1911 Hydroplane Racer Vieser
Zahl der Sitze2
1911 Vauxhall-engined Racing Hydroplane
The vessel offered here, 'Jazz', is one of three of its type designed prior to WWI by Montagu Batting to compete in the Royal Motor Yacht Club's Restricted Class, the rules for which had been announced in 1911. Almost identical, Batting's three boats were constructed on the Thorneycroft hydroplane principal and built under licence by Morgan Giles & May in Hammersmith. Named 'RIP II', 'Pixie II', and 'Batboat I', the boats were owned by, respectively, Mr James Bird, Colonel Cowper-Essex, and Montagu Batting himself. It is not known for certain which one of these three became 'Jazz'.
The Restricted Class rules permitted engines of up to 4.1 litres capacity, and Vauxhall, established marine engine makers long before they turned to motor manufacturing, built a dozen suitable units, three of which found their way into Batting's boats. Designated 'A10', Vauxhall's four-cylinder sidevalve marine engine was essentially the same as that used in its 30/98 sports car. Producing 55bhp at 2,200rpm in racing trim, it gave the lightly built Batting boats a top speed of around 30 knots. Handling difficulties were encountered at speed, which soon gave rise to a series of modifications, which included brass planes at either side to give the stern greater lifting power.
Already renamed by 1924, 'Jazz' was offered for sale that year by a Mr Campbell-Farrer and was purchased by one Donald Rowe, a garage proprietor who was a committee member of the Southampton Motor Boat Club. Rowe refurbished the hull and engine, and raced 'Jazz' throughout through to the end of the 1920s. He meticulously maintained the boat and kept her until 1967 when she was sold to Alan Betteridge, another garage proprietor and collector of Veteran and Vintage cars. There is (copy) correspondence on file between Rowe and Vauxhall Motors Ltd concerning the adaptability of D-Type engines to hydroplane use.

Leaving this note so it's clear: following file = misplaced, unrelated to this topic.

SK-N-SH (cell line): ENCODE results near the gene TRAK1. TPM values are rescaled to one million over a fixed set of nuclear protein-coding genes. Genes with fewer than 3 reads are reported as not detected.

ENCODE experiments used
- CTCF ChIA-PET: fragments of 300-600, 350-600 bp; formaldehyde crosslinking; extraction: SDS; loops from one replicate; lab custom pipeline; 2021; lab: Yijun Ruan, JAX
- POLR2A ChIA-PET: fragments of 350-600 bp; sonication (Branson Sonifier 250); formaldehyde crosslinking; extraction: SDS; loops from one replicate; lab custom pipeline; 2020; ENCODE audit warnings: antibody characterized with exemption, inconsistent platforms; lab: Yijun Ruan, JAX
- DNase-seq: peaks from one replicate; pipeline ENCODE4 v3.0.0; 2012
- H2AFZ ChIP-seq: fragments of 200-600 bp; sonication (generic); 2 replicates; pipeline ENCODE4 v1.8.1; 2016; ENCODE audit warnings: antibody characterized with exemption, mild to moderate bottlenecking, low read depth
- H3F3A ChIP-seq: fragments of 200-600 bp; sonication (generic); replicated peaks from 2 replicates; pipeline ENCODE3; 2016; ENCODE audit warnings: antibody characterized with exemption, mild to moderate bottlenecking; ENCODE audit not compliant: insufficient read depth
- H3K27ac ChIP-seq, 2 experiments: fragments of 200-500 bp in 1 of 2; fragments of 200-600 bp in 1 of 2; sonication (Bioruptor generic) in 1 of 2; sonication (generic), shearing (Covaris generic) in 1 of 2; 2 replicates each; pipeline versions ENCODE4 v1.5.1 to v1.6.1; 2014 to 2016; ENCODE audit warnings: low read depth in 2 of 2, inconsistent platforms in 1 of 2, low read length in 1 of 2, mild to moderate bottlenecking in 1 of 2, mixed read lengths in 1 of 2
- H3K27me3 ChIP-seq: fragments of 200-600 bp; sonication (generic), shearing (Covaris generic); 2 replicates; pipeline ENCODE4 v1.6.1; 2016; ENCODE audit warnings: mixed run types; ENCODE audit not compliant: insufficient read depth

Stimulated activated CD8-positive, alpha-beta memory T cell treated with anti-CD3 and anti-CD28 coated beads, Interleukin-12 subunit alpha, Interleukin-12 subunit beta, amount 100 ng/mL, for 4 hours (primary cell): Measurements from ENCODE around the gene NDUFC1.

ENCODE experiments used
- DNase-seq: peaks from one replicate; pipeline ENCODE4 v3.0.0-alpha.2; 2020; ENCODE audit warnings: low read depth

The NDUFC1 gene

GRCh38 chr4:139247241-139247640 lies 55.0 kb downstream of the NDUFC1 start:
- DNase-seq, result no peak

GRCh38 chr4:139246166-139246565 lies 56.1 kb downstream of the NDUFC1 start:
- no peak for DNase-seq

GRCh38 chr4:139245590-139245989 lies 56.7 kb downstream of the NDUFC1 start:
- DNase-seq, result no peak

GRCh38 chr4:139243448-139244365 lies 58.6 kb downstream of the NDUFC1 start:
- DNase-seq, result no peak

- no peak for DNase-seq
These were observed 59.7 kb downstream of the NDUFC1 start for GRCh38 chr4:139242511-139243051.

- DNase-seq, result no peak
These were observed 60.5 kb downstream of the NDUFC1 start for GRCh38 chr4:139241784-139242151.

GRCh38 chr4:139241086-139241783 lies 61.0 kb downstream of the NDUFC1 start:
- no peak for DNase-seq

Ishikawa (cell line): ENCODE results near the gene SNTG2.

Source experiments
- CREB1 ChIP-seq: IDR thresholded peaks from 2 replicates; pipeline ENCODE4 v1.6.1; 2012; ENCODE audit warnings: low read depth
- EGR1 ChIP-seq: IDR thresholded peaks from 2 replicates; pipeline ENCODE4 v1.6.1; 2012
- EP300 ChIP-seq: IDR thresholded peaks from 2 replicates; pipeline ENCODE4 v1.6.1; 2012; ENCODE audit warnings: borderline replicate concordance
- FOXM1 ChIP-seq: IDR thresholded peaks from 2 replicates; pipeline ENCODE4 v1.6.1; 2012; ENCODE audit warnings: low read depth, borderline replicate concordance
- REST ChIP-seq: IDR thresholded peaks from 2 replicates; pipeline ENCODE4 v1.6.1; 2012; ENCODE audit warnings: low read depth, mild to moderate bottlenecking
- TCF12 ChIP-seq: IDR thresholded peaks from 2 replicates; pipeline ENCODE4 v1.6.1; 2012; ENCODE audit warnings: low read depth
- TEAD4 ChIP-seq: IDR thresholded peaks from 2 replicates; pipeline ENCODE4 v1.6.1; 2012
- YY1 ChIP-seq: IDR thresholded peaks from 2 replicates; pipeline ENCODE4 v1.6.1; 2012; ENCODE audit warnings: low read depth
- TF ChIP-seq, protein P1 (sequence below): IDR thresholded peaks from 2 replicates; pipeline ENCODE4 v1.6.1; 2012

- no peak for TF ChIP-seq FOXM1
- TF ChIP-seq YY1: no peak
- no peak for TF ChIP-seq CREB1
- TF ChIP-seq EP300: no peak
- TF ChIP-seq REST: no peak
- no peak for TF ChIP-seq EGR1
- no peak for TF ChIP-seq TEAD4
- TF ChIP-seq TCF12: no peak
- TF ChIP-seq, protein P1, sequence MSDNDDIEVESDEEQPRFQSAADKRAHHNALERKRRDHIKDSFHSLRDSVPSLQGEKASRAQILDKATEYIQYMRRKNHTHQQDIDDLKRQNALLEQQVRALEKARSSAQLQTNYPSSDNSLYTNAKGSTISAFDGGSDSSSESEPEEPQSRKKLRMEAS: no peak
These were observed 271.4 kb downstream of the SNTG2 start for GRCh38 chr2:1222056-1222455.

Betteridge carried out further refurbishment and, despite the boat's age, entered 'Jazz' in the 1968 Daily Express Bollinger Trophy (now the Round the Island Race) which circumnavigated the Isle of Wight. He kept 'Jazz' until 1997 when ill health forced her sale, and it was at this point in her life that the boat was acquired by the current vendor.
Examined and assessed by John Hewett and Steve Mills, 'Jazz' was found to be in remarkable condition for her age and exceptionally original, even down to the engine's cast-iron racing pistons, which were in perfectly serviceable condition. The hull merely required some additional bronze fastenings and was then refinished in traditional Epifanes yacht varnish. Since her 1998 re-commissioning, 'Jazz' has proved to be virtually watertight, while the fixtures and fittings, including the additional brass planes fitted in 1913, are nicely patinated. The comprehensive history file contains plentiful material in the form of correspondence, race entries, invoices, etc but, sadly, nothing prior to 1924. The file also contains an excellent article by Simon Everett, published in Classic Boat in 2003, which gives a fuller account of the craft's history (perusal recommended).
While in the vendor's care, 'Jazz' has taken part in numerous classic motor boat races around Europe at venues such as Monaco, Lake Como, and Aix-les-Bains, while in recent years she has been on display in the Motor Boat Museum on the Isle of Wight.